A more likely story is that investors despise uncertainty, and the recent outbreaks in Europe, Asia, and the US have led to headline-induced panic selling. Companies can't really gauge what the impact will be, and even though it wouldn't be that big of a deal if they lost the entire year of earnings (which they probably won't), investors prefer to sell the unknown.

To buttress this argument, it's worthwhile to do a little data digging. First, to cast a really wide net, I just wanted to look at all possible months where the S&P lost at least 3% in an otherwise solid year of gains. There have been 41 such months, and something happened in each that really got investors on edge. To gauge whether such events manifested in terrible economic outcomes, I looked at the average returns over the subsequent one, three, six, and one year periods.

Average Forward Returns After a Month of >3% Loss in the S&P 500

1mth3mth6mth1yr
1.17%4.67%9.08%13.55%

On average, you fully recover the loss between three and six months, and there's nothing to suggest that these kinds of "sudden" events are good predictors of worse to come. That said, it is interesting to narrow down the data set to only the periods when you did go on to lose money over the next 3 or 6 months to see if some pattern emerges.

All Months of >3% Loss in the S&P 500 that were Followed by Additional Losses

Month Fed Tightening? Recession?
8/1/1956 X
9/1/1959 X X
4/1/1962
5/1/1966 X
6/1/1969 X X
7/1/1971 X
1/1/1973 X X
1/1/1977 X
8/1/1981 X
9/1/2000 X X
7/1/2007 X X
5/1/2011
10/1/2018 X
Source: St. Louis Fed, Hedgewise Analysis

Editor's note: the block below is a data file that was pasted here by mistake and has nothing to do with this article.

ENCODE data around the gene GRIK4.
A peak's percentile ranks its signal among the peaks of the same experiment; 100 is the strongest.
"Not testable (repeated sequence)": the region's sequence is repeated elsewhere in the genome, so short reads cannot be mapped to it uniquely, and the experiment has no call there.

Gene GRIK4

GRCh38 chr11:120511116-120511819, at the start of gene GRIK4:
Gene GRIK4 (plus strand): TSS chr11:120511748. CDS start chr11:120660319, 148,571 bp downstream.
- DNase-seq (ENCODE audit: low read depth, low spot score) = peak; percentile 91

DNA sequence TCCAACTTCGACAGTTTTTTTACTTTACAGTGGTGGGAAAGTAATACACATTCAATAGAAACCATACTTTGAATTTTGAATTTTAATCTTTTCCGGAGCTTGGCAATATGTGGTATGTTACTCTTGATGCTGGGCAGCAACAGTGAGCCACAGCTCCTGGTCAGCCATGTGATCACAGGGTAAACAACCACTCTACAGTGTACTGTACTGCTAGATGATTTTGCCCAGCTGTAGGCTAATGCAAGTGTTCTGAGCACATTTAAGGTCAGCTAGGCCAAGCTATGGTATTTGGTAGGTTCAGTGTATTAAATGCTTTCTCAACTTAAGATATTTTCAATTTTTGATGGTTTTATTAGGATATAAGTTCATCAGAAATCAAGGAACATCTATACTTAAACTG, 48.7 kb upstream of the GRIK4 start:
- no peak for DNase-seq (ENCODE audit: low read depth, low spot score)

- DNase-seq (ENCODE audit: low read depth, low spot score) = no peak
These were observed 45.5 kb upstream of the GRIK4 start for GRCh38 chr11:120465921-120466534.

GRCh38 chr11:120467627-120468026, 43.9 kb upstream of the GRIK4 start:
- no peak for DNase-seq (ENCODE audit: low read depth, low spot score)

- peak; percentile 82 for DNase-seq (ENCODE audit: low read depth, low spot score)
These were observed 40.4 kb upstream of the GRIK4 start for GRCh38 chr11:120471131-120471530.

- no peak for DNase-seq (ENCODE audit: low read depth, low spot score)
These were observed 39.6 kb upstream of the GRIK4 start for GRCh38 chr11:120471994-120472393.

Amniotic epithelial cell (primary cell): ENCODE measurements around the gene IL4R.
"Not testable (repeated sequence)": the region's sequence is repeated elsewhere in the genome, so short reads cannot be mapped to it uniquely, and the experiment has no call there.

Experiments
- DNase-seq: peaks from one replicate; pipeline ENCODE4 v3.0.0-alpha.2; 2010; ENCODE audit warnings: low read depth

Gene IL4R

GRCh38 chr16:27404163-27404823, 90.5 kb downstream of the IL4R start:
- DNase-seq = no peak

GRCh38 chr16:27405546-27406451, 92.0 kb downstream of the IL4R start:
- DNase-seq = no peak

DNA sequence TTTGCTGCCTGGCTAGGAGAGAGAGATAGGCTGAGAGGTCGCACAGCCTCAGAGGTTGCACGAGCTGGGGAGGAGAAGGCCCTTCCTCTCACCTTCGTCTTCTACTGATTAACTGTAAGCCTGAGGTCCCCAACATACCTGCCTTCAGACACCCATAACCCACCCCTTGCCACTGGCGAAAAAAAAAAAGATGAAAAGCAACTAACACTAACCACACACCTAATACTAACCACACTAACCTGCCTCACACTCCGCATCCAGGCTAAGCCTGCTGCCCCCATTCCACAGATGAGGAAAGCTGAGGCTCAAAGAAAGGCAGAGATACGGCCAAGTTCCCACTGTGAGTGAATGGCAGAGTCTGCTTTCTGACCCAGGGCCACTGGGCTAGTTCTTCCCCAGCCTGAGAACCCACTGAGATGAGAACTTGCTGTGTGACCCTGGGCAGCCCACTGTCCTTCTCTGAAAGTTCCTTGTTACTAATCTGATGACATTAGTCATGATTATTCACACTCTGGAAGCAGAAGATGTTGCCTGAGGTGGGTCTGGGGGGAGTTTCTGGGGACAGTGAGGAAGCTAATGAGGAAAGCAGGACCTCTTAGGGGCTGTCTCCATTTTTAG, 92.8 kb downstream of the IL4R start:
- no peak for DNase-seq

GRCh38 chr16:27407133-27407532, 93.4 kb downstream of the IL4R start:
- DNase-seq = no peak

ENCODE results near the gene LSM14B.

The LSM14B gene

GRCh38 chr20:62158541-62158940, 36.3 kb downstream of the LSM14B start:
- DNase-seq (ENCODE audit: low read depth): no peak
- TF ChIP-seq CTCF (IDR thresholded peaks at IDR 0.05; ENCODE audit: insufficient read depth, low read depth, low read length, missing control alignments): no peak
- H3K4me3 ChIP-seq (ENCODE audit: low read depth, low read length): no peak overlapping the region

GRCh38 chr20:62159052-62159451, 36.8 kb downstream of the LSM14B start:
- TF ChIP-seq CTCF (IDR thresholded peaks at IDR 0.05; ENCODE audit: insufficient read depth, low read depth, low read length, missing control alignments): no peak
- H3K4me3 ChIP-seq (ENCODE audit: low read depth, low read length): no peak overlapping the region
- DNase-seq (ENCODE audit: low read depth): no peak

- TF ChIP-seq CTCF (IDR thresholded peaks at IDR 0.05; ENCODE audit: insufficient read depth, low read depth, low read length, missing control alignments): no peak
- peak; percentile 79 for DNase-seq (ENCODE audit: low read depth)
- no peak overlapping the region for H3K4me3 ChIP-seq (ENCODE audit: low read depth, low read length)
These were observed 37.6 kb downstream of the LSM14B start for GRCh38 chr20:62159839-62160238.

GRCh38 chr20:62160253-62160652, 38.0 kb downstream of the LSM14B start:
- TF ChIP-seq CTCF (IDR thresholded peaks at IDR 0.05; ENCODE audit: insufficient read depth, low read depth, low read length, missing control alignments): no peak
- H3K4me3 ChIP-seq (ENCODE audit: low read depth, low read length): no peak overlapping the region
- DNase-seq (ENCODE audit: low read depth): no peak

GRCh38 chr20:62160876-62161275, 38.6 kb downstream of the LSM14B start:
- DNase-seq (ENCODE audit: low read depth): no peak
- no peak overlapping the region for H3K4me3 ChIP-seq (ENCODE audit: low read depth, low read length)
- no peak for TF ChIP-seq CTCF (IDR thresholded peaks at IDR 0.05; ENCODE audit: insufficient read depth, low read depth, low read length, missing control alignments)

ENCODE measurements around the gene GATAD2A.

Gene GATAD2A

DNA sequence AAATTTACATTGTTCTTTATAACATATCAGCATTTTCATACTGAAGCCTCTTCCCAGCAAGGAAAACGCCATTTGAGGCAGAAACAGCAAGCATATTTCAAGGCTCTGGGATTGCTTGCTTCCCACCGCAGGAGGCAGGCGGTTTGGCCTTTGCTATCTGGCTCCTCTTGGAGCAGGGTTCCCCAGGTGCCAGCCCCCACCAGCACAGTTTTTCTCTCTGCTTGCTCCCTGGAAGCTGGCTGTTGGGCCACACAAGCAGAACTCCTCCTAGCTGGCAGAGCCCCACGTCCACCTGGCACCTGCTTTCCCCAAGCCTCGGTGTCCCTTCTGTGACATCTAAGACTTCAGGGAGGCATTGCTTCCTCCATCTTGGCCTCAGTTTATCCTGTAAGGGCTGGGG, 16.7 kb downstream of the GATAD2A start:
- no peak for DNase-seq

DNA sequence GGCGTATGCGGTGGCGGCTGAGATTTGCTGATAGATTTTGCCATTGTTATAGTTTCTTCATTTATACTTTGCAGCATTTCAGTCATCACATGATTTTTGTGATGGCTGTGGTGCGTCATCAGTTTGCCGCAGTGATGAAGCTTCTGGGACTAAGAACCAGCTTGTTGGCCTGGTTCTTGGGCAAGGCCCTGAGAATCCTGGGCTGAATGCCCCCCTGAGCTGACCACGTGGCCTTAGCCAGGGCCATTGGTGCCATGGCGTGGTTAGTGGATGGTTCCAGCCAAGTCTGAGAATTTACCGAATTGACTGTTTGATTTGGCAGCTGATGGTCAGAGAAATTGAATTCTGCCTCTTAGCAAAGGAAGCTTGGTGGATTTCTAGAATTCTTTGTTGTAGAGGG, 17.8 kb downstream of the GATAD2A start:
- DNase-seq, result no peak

Some mixture of inflation, an overheating economy, and a tightening Fed was the culprit in a whopping 85% of the cases! This makes sense since recessions require financial stress almost by definition; there is no modern case of a geopolitical event causing a full recession purely on its own.

Nonetheless, there were two instances of sustained losses that did not revolve around the Fed or the economy that are worth exploring. The first was called the "Kennedy Slide" in 1962, which an investigation by the SEC attributed to "an isolated, nonrecurring incident with precipitating causes that were unable to be confidently ascertained". What a way to categorize a market panic! The second was more recently in 2011, and was due to the European sovereign debt crisis, and more closely resembles the anxiety resulting from the Coronavirus. The fear is that the geopolitical event will set off a chain reaction, eventually setting off a number of financial triggers that will begin to spiral downward independently of the initial catalyst.

While such fears are frustratingly common to market pullbacks, they have never been realized due to geopolitical factors for two important reasons. The first is that such events are very directly influenced by market participants. For example, the higher panic rises about a virus, the more the public may engage in safety procedures and self-quarantines. It is not a self-perpetuating downward cycle in the same manner as financial contagion. The second is that the moment the problem can be called "under control", the negative pressures on the economy are almost instantly lifted because they were very direct.

It's little surprise that this usually winds up in market whiplash rather than anything more nefarious. A look at market performance in 2011 confirms this picture.

S&P 500 Performance, 2011 to 2013

Source: Bloomberg, Hedgewise Analysis. Note that the market drawdown reached over 20% at its peak and represented a bear market at its bottom.